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Manage a MinIO Tenant

Overview

This page documents several common procedures for managing an existing MinIO Tenant.

Expand a MinIO Tenant

This procedure documents expanding a MinIO Tenant by adding a new Pool of MinIO Pods and storage resources.

1) Configure the Persistent Volumes

MinIO automatically generates one Persistent Volume Claim (PVC) for each volume in the Pool. The Kubernetes cluster must have an equal number of unbound Persistent Volumes (PV). MinIO strongly recommends using locally-attached storage to maximize performance and throughput.

The following steps create the necessary local Persistent Volumes (PV) resources such that each MinIO Pod and their associated storage are local to the same Node.

You can skip this step if the cluster already has local PV resources configured for use by the MinIO Tenant.

The following YAML describes a PV local volume:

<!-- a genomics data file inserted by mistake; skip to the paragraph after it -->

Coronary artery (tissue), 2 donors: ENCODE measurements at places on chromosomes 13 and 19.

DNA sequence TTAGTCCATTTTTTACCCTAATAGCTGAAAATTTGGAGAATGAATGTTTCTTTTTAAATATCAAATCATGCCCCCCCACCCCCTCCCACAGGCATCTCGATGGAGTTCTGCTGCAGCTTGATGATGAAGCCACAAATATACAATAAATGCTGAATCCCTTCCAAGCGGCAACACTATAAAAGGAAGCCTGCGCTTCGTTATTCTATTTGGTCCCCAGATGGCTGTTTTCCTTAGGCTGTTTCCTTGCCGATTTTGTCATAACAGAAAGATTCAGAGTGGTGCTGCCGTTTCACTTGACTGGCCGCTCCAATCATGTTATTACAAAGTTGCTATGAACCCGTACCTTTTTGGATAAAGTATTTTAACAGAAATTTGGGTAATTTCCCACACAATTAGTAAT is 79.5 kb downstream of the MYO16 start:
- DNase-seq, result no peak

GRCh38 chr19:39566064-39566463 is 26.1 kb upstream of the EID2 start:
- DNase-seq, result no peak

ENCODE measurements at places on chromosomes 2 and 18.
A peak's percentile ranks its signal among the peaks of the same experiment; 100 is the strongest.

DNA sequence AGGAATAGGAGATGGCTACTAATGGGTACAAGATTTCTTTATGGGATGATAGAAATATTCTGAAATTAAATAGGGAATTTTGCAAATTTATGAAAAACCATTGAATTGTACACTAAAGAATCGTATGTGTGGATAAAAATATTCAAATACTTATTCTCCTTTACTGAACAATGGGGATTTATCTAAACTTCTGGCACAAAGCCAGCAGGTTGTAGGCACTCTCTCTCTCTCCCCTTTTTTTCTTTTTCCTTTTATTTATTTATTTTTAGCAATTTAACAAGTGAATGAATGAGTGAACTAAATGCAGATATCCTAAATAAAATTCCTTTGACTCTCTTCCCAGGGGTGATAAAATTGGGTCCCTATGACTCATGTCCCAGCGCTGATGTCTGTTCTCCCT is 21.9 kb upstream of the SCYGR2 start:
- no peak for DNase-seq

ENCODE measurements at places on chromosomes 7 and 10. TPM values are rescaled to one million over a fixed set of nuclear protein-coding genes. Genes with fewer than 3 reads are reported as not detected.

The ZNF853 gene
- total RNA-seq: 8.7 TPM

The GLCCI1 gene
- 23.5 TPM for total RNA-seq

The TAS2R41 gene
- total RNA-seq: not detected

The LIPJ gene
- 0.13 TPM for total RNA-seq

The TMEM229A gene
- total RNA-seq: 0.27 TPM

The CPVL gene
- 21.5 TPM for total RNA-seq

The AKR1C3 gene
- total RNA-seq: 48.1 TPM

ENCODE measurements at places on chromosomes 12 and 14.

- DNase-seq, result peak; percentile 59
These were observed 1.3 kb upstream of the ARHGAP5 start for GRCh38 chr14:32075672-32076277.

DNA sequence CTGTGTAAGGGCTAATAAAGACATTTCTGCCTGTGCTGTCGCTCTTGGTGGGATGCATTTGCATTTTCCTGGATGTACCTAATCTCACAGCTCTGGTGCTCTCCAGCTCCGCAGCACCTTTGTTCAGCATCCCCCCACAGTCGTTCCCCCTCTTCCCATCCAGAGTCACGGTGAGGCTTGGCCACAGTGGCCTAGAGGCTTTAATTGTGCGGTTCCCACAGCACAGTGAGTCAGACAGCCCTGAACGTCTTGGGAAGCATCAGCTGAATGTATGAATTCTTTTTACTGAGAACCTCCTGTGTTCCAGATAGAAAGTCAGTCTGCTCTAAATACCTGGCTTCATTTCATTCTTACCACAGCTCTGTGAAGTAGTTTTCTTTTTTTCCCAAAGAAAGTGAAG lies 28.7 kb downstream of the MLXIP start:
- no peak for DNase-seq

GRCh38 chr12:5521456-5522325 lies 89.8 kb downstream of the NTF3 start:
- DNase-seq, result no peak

apiVersion: v1
kind: PersistentVolume
metadata:
   name: PV-NAME
spec:
   capacity:
      storage: 1Ti
   volumeMode: Filesystem
   accessModes:
   - ReadWriteOnce
   persistentVolumeReclaimPolicy: Retain
   storage-class: local-storage
   local:
      path: /mnt/disks/ssd1
   nodeAffinity:
      required:
         nodeSelectorTerms:
         - matchExpressions:
         - key: kubernetes.io/hostname
            operator: In
            values:
            - NODE-NAME

Field

Description

metadata:
   name:

Set to a name that supports easy visual identification of the PV and its associated physical host. For example, for a PV on host minio-1, consider specifying minio-1-pv-1.

nodeAffinity:
required:
   nodeSelectorTerms:
   - key:
      values:

Set to the name of the node on which the physical disk is installed.

spec:
   storage-class:

Set to the StorageClass created for supporting the MinIO local volumes.

spec:
   local:
      path:

Set to the full file path of the locally-attached disk. You can specify a directory on the disk to isolate MinIO-specific data. The specified disk or directory must be empty for MinIO to start.